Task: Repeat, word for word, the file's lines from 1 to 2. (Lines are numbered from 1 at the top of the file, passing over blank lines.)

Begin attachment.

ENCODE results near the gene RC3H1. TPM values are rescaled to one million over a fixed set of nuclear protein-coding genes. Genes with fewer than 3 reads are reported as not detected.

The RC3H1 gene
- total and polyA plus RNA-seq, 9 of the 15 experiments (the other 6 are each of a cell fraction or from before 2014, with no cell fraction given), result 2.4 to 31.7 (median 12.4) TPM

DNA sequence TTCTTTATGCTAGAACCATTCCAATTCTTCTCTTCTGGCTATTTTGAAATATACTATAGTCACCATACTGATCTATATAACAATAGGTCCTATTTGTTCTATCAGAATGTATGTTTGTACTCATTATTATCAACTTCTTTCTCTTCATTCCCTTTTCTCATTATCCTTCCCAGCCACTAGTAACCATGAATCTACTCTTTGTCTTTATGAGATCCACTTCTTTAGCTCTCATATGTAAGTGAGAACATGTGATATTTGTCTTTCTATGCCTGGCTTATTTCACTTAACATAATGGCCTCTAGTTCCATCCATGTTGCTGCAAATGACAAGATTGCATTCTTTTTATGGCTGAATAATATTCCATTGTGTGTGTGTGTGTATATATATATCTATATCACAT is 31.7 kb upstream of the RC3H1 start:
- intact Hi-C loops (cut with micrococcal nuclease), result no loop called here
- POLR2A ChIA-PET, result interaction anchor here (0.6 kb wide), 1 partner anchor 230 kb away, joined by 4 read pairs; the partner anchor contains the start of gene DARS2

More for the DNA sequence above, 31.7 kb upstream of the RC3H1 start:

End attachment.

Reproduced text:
ENCODE results near the gene RC3H1. TPM values are rescaled to one million over a fixed set of nuclear protein-coding genes. Genes with fewer than 3 reads are reported as not detected.

The RC3H1 gene